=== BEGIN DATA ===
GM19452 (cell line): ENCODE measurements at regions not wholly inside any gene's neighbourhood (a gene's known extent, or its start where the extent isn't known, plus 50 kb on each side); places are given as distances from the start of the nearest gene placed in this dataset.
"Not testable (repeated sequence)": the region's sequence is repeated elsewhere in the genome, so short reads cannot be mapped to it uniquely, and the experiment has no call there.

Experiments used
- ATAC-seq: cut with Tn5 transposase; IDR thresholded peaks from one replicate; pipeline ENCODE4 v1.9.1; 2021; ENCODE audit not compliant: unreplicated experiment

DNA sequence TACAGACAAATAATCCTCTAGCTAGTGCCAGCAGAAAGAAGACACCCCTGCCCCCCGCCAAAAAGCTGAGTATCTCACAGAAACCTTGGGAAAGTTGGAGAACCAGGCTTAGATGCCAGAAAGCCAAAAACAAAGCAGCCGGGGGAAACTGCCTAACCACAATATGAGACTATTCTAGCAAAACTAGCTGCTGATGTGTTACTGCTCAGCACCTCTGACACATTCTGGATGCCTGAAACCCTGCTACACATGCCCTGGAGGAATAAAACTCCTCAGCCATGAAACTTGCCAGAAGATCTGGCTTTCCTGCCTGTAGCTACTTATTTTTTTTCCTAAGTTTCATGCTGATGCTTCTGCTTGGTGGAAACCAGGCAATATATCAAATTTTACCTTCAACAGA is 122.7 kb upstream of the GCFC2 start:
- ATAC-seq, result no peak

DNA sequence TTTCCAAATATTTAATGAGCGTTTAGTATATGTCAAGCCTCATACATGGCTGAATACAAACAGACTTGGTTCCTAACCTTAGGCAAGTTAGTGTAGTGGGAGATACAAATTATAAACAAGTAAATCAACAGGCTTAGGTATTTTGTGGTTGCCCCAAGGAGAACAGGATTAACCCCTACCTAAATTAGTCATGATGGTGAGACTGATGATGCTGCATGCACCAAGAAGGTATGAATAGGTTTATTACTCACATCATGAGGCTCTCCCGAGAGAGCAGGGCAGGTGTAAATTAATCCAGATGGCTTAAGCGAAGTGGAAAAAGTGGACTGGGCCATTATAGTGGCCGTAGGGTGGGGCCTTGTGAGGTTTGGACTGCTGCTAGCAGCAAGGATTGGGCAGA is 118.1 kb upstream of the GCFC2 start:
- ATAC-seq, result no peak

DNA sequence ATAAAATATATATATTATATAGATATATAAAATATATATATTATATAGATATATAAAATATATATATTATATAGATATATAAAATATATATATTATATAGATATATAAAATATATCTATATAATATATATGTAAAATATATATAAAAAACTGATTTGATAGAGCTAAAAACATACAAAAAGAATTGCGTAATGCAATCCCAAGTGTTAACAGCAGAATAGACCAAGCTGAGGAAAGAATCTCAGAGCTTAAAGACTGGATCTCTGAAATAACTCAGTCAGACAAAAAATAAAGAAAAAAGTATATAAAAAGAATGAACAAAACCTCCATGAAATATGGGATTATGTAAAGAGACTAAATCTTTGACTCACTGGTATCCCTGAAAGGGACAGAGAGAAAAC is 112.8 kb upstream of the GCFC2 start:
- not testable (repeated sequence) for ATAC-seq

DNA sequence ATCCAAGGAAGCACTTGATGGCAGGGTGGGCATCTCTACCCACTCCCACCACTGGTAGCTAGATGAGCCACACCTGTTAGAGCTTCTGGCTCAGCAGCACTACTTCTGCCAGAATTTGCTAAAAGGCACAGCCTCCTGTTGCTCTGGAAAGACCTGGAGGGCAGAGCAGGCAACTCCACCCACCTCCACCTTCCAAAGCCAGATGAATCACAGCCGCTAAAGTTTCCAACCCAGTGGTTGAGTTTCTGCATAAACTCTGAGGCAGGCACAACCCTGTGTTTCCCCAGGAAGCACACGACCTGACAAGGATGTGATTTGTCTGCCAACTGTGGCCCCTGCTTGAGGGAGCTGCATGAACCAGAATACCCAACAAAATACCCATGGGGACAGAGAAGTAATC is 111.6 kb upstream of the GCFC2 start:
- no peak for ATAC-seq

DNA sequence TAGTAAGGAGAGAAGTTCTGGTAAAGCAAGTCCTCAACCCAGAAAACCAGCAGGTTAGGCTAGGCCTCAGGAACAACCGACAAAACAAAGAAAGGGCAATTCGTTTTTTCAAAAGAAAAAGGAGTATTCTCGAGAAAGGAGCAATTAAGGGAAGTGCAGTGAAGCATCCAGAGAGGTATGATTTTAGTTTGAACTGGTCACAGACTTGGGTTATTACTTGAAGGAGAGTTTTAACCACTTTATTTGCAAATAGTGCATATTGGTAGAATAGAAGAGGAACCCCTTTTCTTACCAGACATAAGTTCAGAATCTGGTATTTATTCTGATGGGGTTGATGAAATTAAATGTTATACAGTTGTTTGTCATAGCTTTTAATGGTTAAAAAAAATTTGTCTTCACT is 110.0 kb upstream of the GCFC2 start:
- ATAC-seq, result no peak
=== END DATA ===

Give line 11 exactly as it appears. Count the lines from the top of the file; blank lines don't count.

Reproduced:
DNA sequence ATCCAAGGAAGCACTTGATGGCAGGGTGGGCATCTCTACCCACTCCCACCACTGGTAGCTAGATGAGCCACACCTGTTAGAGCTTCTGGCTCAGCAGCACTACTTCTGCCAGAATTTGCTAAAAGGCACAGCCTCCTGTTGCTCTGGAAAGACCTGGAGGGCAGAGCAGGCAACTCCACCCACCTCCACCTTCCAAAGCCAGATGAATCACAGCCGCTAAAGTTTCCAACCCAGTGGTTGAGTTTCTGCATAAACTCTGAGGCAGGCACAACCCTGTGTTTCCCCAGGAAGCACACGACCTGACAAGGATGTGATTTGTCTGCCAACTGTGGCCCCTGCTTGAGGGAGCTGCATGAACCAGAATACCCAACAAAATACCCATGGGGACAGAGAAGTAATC is 111.6 kb upstream of the GCFC2 start: